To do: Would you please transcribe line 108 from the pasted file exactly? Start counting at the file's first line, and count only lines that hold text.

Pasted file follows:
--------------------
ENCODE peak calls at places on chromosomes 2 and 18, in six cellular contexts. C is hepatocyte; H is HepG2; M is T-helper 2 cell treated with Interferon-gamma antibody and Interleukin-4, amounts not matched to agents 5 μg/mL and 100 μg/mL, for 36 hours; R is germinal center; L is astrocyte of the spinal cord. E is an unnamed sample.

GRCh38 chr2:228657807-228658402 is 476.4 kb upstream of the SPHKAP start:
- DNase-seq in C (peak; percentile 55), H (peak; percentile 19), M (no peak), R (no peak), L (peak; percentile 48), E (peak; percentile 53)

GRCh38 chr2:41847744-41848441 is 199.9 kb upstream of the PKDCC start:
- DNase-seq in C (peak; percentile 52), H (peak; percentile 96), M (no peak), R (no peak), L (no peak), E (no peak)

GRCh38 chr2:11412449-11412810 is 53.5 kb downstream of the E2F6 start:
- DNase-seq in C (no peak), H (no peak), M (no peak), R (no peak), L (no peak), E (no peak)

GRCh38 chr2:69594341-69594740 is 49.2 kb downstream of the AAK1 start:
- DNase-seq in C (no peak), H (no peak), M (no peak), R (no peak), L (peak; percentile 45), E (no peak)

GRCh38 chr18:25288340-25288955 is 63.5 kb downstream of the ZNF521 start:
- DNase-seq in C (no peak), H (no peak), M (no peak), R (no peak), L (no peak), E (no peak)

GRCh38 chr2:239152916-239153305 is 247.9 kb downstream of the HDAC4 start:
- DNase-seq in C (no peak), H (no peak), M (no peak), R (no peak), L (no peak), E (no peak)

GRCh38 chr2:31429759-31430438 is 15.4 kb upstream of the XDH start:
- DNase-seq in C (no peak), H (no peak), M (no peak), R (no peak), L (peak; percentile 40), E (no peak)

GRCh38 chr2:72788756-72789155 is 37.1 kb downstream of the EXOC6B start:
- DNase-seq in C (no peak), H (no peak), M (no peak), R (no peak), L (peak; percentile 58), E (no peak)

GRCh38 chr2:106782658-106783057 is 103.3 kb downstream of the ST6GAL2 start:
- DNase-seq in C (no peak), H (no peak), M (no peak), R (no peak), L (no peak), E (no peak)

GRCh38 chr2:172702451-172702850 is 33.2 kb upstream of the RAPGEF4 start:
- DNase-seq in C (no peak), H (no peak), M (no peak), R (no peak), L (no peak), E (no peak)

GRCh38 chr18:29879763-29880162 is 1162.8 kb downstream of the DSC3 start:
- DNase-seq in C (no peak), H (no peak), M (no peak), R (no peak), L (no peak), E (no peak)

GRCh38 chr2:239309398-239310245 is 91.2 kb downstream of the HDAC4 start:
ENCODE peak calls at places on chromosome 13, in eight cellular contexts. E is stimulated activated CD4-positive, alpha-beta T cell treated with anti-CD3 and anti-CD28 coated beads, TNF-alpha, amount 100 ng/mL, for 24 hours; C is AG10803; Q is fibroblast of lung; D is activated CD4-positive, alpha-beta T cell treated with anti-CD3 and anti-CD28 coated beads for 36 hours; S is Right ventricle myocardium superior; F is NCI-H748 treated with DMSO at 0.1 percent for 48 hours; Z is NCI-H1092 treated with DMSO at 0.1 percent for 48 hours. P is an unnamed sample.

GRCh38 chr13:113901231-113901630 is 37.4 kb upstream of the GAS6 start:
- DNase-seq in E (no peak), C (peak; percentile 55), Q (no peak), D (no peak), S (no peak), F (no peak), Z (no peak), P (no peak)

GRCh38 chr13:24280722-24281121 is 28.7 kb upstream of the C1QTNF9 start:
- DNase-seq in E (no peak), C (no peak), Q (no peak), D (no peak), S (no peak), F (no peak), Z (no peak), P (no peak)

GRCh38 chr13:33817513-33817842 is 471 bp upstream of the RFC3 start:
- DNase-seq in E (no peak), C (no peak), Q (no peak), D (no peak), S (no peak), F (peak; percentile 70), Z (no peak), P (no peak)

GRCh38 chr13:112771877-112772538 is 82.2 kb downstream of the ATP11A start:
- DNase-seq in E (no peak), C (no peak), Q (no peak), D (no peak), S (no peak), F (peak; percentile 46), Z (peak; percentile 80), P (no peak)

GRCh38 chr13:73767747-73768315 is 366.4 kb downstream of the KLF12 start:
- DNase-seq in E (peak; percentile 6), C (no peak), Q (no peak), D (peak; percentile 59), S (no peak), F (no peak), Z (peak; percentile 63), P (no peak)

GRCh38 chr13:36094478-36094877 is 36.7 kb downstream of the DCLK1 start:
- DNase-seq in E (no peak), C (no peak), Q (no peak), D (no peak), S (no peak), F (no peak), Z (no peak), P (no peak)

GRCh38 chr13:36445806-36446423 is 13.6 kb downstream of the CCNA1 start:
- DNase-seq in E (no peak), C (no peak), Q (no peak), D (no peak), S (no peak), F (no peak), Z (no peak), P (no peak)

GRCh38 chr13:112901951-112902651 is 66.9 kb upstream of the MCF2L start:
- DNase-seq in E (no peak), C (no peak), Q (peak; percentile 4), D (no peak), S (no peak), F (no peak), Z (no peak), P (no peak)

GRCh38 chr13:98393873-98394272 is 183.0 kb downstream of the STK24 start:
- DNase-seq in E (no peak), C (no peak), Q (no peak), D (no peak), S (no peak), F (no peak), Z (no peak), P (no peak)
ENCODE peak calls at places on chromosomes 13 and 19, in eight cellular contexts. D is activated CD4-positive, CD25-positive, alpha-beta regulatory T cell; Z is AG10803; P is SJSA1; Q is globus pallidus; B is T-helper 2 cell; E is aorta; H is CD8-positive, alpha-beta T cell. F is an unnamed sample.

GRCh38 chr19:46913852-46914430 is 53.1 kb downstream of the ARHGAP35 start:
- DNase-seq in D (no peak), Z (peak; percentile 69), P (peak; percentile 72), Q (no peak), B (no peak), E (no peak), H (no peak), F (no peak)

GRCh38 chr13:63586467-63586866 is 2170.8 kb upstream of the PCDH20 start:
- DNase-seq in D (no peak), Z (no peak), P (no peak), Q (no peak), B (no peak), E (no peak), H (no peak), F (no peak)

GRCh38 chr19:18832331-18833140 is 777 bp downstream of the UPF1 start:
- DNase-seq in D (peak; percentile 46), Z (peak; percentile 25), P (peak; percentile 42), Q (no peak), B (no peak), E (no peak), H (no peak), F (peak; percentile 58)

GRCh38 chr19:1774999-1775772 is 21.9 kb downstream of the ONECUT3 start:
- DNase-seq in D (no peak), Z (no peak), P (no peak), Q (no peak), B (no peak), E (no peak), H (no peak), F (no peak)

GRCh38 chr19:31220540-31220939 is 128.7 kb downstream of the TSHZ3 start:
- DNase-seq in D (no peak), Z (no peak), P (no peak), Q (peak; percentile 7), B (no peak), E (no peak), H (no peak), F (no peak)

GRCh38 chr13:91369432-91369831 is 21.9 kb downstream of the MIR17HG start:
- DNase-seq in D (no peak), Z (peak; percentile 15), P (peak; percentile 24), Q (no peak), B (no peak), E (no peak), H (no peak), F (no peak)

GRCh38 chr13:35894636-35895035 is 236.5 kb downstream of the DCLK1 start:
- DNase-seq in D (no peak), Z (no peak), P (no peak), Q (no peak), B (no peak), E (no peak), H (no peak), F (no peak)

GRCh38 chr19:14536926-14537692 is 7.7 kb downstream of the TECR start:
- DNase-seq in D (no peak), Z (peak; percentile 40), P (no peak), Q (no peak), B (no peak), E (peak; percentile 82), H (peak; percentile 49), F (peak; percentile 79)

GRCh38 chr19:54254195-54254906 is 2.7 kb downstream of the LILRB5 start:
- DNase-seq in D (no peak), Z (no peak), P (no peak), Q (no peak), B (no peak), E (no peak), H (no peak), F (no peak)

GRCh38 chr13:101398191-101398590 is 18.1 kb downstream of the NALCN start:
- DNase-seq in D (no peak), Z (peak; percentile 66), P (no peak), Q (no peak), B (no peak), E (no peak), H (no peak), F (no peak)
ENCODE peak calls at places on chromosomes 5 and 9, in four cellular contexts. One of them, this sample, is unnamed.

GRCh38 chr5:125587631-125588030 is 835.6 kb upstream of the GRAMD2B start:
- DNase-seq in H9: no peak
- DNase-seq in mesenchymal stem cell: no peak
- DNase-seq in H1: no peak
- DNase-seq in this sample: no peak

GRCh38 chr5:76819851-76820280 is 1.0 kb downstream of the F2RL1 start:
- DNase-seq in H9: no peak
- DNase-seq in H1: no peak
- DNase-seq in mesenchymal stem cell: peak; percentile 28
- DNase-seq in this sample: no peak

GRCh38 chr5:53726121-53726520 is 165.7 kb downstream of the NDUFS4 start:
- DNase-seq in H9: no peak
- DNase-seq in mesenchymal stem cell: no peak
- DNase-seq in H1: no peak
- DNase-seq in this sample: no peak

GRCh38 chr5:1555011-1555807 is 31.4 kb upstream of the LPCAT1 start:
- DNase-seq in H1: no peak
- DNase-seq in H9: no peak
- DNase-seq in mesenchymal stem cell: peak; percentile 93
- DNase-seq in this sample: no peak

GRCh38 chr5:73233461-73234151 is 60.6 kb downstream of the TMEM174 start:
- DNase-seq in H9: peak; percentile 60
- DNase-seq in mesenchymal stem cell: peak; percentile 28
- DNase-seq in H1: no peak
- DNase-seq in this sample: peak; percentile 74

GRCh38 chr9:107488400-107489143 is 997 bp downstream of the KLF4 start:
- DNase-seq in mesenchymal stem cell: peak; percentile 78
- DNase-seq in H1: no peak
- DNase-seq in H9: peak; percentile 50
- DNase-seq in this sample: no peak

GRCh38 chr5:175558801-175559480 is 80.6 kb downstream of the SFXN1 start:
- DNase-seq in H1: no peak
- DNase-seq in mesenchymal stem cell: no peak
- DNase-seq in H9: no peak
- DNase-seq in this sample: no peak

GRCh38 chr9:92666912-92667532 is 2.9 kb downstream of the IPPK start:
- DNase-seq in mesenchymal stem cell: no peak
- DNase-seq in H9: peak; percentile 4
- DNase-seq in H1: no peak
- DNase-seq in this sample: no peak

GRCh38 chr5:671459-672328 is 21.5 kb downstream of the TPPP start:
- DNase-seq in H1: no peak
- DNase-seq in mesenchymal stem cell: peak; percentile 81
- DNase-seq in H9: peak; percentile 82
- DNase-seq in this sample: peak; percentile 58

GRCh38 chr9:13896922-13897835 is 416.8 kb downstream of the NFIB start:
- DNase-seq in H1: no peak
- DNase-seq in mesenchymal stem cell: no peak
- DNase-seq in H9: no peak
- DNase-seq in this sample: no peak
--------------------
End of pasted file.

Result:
- DNase-seq in mesenchymal stem cell: peak; percentile 81